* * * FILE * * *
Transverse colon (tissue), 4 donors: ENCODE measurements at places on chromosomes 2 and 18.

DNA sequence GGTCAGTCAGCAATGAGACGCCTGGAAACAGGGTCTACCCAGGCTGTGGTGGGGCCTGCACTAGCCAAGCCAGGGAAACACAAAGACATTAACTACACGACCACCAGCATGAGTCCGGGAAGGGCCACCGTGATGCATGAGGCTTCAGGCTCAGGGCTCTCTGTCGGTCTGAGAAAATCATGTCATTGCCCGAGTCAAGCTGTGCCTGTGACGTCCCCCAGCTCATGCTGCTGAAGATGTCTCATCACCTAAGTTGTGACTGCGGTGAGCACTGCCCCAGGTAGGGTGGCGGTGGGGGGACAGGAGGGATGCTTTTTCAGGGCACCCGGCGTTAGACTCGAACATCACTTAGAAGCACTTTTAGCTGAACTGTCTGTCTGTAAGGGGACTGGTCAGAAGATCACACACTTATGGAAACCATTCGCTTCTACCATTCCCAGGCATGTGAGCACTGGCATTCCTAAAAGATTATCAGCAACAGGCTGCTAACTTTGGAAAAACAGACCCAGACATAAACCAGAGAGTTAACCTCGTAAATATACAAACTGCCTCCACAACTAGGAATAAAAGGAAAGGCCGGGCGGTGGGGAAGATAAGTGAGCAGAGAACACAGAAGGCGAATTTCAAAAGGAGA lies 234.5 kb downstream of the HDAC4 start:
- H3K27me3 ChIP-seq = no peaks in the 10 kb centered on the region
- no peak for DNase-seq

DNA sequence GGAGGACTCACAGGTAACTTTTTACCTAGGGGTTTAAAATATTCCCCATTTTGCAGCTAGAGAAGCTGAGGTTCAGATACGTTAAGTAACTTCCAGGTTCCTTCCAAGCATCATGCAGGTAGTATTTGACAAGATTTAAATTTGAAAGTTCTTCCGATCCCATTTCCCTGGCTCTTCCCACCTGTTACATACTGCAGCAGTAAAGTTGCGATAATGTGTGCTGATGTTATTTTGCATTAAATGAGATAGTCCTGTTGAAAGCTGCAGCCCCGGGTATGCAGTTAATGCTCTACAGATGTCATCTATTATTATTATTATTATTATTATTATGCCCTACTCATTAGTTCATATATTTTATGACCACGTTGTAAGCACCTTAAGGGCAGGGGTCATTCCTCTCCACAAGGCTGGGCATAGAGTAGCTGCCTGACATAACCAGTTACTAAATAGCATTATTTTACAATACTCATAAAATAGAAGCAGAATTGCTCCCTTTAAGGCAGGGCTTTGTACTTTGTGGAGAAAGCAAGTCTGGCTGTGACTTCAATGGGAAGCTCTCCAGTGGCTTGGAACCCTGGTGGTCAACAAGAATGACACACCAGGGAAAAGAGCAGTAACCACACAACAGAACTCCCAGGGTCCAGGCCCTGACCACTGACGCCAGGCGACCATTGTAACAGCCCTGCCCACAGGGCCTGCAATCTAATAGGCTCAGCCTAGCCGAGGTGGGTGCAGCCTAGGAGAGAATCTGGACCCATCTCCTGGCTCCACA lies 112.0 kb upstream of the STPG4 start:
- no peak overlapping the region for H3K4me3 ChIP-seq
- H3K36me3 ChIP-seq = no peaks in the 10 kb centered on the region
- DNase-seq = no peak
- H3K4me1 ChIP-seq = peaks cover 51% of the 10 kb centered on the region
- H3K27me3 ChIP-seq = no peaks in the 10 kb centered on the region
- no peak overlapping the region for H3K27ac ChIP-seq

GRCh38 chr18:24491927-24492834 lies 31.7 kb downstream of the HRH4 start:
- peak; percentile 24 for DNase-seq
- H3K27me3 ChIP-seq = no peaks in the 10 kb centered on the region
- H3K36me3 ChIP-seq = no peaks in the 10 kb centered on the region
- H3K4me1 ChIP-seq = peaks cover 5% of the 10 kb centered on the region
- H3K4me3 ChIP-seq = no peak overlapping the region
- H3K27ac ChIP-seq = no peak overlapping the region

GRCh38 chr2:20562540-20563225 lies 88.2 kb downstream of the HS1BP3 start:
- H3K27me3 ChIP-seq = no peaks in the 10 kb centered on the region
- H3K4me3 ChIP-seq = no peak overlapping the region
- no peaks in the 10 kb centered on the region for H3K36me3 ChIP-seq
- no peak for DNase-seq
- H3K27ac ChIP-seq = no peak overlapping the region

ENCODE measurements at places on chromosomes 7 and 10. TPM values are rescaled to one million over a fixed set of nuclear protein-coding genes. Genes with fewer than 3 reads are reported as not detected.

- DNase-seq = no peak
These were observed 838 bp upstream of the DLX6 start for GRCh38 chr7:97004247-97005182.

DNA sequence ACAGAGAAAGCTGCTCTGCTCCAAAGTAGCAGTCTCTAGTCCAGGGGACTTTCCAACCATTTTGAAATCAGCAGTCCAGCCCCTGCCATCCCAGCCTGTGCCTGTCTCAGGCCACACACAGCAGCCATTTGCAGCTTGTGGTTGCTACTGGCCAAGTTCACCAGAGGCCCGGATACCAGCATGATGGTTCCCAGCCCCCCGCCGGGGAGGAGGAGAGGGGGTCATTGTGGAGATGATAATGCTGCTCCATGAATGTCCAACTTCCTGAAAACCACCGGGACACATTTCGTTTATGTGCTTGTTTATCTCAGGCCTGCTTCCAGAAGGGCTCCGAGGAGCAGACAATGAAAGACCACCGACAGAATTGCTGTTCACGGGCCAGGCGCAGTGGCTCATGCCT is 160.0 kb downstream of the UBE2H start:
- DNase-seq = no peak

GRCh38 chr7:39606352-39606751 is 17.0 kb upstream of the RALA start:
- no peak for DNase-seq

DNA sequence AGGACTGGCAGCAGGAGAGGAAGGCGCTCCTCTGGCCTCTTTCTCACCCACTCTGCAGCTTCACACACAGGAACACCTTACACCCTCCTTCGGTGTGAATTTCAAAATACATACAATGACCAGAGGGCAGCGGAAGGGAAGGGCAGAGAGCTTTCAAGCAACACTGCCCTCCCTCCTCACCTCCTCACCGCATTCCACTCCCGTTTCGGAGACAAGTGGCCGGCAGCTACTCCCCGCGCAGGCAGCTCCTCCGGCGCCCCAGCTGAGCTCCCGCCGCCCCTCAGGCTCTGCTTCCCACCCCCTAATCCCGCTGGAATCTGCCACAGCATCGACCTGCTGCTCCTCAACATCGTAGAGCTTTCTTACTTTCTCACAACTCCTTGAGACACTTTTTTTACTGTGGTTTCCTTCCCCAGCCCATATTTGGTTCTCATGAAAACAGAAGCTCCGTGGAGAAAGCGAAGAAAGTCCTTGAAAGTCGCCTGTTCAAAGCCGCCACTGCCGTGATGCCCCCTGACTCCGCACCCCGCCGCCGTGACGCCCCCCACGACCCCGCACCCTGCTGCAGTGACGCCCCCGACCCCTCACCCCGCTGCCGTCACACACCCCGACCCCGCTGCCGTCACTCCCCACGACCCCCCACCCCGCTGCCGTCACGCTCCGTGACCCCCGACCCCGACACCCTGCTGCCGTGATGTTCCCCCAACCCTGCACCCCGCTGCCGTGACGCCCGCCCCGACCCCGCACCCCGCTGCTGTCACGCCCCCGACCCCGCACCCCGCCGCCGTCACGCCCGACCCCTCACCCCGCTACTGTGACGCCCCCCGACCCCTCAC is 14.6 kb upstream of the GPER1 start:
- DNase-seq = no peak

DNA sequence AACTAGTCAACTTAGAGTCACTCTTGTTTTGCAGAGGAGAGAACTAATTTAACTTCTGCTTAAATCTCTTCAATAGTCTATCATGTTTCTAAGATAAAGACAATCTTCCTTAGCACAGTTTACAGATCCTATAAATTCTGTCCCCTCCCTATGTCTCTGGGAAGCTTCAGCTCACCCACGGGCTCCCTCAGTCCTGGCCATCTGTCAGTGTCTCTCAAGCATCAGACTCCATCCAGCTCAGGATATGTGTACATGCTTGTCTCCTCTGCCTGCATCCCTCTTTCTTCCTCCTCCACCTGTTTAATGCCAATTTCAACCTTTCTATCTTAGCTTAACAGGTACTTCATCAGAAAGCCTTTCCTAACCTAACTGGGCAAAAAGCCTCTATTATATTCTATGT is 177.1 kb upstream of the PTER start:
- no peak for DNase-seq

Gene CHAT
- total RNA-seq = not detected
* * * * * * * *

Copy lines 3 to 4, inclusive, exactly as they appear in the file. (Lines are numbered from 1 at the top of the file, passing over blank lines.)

- H3K27me3 ChIP-seq = no peaks in the 10 kb centered on the region
- no peak for DNase-seq